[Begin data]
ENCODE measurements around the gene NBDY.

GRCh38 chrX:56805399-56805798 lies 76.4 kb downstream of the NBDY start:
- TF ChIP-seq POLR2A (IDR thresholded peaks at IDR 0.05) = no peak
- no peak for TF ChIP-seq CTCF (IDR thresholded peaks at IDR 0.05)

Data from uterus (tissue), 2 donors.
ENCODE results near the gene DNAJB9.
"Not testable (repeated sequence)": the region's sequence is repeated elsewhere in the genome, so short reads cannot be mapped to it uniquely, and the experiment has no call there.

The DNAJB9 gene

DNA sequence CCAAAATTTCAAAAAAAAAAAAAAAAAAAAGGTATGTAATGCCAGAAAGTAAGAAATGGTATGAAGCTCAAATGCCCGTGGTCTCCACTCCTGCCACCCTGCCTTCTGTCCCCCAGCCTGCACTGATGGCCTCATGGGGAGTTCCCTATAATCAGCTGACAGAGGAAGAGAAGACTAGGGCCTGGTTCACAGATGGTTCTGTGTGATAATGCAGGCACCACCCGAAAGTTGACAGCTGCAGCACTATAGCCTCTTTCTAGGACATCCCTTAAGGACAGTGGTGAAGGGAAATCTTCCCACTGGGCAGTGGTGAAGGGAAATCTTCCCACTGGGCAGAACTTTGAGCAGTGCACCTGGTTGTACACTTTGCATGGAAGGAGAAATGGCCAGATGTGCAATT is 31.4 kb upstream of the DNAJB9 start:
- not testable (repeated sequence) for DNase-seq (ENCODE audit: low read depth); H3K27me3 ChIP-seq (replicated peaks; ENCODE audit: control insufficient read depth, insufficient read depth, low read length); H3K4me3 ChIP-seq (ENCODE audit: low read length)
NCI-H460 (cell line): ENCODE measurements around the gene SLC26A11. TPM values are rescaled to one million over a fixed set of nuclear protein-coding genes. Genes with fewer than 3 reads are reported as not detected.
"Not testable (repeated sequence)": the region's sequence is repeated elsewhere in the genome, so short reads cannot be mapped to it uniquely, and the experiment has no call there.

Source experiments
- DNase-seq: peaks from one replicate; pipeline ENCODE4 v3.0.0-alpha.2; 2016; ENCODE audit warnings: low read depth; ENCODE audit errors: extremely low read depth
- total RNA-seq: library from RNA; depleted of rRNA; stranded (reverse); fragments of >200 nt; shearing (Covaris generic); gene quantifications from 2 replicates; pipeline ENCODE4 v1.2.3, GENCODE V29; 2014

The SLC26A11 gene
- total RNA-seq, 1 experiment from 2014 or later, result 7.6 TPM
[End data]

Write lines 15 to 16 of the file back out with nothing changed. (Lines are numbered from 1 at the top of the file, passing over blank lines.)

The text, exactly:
- total RNA-seq: library from RNA; depleted of rRNA; stranded (reverse); fragments of >200 nt; shearing (Covaris generic); gene quantifications from 2 replicates; pipeline ENCODE4 v1.2.3, GENCODE V29; 2014

The SLC26A11 gene